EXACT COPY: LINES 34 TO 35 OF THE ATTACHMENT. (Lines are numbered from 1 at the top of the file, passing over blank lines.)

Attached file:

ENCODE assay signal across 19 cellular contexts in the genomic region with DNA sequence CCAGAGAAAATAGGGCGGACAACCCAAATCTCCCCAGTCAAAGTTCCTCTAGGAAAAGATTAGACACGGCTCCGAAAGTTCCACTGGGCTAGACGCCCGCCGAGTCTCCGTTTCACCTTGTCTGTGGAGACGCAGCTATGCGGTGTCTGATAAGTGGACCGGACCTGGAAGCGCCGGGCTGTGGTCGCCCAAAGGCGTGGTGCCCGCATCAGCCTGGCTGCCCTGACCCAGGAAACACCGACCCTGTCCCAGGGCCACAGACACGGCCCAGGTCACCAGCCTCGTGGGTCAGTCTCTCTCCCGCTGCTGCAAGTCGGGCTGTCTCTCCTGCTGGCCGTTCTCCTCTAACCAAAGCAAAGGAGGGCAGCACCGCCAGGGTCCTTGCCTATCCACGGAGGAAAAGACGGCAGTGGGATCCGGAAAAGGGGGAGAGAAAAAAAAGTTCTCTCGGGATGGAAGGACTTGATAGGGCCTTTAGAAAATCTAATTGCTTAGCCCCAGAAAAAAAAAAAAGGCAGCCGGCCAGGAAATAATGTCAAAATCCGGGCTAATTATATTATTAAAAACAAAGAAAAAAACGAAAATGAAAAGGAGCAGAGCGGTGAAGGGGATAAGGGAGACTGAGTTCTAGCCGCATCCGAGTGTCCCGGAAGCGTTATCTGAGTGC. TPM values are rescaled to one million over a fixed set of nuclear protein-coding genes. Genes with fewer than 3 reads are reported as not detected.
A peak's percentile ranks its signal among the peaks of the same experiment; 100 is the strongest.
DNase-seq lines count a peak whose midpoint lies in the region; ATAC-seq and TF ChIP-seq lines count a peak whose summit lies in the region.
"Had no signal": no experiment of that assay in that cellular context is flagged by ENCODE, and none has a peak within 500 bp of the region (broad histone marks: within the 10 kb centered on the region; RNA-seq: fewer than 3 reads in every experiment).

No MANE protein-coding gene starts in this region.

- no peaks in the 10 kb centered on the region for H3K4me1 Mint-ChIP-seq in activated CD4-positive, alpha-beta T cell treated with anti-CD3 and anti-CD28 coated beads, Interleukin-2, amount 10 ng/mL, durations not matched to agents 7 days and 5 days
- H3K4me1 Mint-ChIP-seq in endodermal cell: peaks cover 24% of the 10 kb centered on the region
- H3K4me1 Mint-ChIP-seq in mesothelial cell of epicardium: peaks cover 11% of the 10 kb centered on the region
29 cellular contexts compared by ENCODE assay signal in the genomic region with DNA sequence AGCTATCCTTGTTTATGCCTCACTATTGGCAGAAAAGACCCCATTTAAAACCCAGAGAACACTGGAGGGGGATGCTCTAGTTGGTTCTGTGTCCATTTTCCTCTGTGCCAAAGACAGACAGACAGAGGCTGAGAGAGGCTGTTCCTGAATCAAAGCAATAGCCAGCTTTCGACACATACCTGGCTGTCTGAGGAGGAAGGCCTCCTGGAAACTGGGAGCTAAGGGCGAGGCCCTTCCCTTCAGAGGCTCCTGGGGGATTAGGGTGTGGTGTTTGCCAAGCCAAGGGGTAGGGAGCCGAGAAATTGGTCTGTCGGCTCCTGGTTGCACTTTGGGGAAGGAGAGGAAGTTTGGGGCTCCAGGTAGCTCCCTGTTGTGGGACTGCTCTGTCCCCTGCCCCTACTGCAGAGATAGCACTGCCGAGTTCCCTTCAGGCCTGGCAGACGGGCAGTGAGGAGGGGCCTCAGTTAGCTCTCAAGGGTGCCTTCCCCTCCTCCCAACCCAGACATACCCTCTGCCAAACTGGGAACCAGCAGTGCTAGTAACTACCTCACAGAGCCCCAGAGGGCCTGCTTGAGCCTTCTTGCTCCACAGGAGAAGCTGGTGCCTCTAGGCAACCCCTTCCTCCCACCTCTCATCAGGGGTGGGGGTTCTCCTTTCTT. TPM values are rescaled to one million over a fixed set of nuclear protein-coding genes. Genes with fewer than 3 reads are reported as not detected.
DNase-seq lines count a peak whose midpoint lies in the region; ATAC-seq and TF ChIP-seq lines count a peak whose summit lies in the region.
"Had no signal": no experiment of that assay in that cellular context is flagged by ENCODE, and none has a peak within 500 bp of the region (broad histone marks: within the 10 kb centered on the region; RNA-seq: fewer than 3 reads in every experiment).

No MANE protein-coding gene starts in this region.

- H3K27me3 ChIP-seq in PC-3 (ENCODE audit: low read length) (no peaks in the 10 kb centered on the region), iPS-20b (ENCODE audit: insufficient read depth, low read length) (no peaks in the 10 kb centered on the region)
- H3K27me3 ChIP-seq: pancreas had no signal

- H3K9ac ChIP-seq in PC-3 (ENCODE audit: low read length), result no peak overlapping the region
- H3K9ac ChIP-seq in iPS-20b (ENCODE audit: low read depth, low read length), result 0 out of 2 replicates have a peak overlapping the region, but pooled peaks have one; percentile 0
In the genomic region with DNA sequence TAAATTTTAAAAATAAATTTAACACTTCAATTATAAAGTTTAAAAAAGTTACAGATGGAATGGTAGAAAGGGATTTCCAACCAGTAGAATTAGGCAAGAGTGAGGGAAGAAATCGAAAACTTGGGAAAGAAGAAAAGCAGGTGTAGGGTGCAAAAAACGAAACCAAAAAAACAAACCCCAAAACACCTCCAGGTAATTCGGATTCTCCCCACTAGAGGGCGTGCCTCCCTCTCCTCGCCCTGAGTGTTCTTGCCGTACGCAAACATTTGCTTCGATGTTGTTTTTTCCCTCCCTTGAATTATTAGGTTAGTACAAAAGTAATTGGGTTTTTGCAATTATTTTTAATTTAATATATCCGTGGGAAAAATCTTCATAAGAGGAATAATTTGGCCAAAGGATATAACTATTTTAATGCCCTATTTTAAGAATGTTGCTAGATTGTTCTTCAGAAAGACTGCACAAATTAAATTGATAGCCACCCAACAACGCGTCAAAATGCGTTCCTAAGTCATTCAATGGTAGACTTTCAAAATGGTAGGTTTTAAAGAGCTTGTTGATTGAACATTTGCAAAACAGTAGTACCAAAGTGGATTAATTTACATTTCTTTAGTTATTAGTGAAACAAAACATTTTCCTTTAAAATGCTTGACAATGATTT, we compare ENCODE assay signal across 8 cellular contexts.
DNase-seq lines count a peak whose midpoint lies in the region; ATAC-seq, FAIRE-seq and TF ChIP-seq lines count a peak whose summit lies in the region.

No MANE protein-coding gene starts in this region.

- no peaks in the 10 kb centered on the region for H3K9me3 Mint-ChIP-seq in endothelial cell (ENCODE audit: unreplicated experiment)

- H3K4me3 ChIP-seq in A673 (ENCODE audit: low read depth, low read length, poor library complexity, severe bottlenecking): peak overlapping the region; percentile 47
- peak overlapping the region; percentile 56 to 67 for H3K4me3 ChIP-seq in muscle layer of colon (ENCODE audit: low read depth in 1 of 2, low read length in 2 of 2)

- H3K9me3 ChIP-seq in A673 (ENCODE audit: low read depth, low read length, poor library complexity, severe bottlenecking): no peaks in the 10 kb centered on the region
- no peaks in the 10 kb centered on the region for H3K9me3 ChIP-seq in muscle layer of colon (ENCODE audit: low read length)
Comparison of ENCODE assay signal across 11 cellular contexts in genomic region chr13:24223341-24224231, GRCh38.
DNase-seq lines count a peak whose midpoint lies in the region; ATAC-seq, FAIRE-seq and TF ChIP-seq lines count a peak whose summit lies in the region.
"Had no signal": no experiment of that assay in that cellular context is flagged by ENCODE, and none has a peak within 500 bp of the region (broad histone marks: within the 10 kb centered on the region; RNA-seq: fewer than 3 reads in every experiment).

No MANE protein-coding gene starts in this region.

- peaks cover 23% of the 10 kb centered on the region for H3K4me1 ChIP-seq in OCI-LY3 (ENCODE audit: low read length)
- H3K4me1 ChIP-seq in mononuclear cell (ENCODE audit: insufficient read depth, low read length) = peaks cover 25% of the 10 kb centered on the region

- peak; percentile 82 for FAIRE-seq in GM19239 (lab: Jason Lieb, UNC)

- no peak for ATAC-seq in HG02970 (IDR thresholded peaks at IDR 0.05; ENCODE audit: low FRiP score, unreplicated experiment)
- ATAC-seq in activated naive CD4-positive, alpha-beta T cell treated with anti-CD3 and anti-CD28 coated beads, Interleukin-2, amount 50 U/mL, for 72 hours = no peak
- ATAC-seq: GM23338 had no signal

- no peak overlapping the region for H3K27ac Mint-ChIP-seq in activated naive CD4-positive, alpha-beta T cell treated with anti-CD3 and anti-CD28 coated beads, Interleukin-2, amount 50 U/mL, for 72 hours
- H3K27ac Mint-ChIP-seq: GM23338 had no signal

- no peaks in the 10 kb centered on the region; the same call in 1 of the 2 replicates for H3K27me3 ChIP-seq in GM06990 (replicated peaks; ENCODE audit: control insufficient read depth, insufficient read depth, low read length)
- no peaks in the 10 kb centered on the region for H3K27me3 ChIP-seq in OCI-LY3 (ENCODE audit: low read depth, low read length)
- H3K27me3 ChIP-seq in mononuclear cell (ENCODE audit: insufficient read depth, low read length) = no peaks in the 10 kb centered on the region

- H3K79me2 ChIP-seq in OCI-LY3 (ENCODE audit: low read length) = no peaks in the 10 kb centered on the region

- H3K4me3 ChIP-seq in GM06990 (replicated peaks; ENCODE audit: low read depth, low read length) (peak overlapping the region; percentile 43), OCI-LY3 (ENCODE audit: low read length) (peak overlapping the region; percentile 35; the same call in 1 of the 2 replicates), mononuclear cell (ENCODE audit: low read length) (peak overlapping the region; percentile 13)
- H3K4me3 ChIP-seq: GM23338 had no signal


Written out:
- ATAC-seq: GM23338 had no signal

- no peak overlapping the region for H3K27ac Mint-ChIP-seq in activated naive CD4-positive, alpha-beta T cell treated with anti-CD3 and anti-CD28 coated beads, Interleukin-2, amount 50 U/mL, for 72 hours